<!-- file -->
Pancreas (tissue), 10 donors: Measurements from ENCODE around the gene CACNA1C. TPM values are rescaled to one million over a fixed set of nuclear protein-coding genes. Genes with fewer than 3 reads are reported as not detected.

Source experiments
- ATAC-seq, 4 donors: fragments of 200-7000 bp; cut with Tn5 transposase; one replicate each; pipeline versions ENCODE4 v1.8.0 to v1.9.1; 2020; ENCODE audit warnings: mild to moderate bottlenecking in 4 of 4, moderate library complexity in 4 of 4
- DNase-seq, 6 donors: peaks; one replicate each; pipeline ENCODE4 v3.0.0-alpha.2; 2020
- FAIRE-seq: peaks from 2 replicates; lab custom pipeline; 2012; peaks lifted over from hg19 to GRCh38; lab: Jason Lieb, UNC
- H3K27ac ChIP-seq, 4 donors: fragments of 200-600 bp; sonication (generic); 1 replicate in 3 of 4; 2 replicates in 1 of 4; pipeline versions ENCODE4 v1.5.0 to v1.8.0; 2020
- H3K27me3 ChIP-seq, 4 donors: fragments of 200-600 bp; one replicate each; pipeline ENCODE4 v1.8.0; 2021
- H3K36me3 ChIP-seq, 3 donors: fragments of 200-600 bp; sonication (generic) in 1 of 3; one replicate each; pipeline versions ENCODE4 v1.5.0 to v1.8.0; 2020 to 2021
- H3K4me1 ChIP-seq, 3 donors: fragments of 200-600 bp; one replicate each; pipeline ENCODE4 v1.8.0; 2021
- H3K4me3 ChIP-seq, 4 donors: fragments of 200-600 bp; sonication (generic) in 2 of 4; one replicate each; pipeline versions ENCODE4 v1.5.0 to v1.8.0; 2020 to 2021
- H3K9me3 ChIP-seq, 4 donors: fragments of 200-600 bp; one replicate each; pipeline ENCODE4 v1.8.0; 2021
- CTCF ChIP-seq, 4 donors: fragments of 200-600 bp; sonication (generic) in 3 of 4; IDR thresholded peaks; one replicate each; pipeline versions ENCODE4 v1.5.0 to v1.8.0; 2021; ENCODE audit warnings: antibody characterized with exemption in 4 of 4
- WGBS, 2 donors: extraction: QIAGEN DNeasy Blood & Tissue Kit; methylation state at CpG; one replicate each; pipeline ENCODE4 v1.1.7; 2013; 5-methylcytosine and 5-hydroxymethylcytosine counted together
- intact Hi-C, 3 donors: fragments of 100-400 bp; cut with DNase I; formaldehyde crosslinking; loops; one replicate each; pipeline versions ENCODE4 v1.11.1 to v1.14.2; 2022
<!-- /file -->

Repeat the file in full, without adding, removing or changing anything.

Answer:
Pancreas (tissue), 10 donors: Measurements from ENCODE around the gene CACNA1C. TPM values are rescaled to one million over a fixed set of nuclear protein-coding genes. Genes with fewer than 3 reads are reported as not detected.

Source experiments
- ATAC-seq, 4 donors: fragments of 200-7000 bp; cut with Tn5 transposase; one replicate each; pipeline versions ENCODE4 v1.8.0 to v1.9.1; 2020; ENCODE audit warnings: mild to moderate bottlenecking in 4 of 4, moderate library complexity in 4 of 4
- DNase-seq, 6 donors: peaks; one replicate each; pipeline ENCODE4 v3.0.0-alpha.2; 2020
- FAIRE-seq: peaks from 2 replicates; lab custom pipeline; 2012; peaks lifted over from hg19 to GRCh38; lab: Jason Lieb, UNC
- H3K27ac ChIP-seq, 4 donors: fragments of 200-600 bp; sonication (generic); 1 replicate in 3 of 4; 2 replicates in 1 of 4; pipeline versions ENCODE4 v1.5.0 to v1.8.0; 2020
- H3K27me3 ChIP-seq, 4 donors: fragments of 200-600 bp; one replicate each; pipeline ENCODE4 v1.8.0; 2021
- H3K36me3 ChIP-seq, 3 donors: fragments of 200-600 bp; sonication (generic) in 1 of 3; one replicate each; pipeline versions ENCODE4 v1.5.0 to v1.8.0; 2020 to 2021
- H3K4me1 ChIP-seq, 3 donors: fragments of 200-600 bp; one replicate each; pipeline ENCODE4 v1.8.0; 2021
- H3K4me3 ChIP-seq, 4 donors: fragments of 200-600 bp; sonication (generic) in 2 of 4; one replicate each; pipeline versions ENCODE4 v1.5.0 to v1.8.0; 2020 to 2021
- H3K9me3 ChIP-seq, 4 donors: fragments of 200-600 bp; one replicate each; pipeline ENCODE4 v1.8.0; 2021
- CTCF ChIP-seq, 4 donors: fragments of 200-600 bp; sonication (generic) in 3 of 4; IDR thresholded peaks; one replicate each; pipeline versions ENCODE4 v1.5.0 to v1.8.0; 2021; ENCODE audit warnings: antibody characterized with exemption in 4 of 4
- WGBS, 2 donors: extraction: QIAGEN DNeasy Blood & Tissue Kit; methylation state at CpG; one replicate each; pipeline ENCODE4 v1.1.7; 2013; 5-methylcytosine and 5-hydroxymethylcytosine counted together
- intact Hi-C, 3 donors: fragments of 100-400 bp; cut with DNase I; formaldehyde crosslinking; loops; one replicate each; pipeline versions ENCODE4 v1.11.1 to v1.14.2; 2022